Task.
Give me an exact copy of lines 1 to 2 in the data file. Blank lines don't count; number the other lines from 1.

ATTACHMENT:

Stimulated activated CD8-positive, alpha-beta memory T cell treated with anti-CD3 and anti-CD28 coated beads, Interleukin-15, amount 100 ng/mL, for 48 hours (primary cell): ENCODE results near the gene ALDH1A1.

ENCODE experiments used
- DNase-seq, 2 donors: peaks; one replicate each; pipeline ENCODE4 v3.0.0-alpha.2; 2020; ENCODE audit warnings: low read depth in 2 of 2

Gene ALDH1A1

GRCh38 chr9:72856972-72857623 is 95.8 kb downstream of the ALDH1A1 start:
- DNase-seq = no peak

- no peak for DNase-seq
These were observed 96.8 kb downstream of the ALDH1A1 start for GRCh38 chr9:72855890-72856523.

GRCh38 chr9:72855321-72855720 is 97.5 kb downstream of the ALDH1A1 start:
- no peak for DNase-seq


Stimulated activated CD8-positive, alpha-beta memory T cell treated with anti-CD3 and anti-CD28 coated beads, Interleukin-15, amount 100 ng/mL, for 48 hours (primary cell): ENCODE results near the gene ALDH1A1.

ENCODE experiments used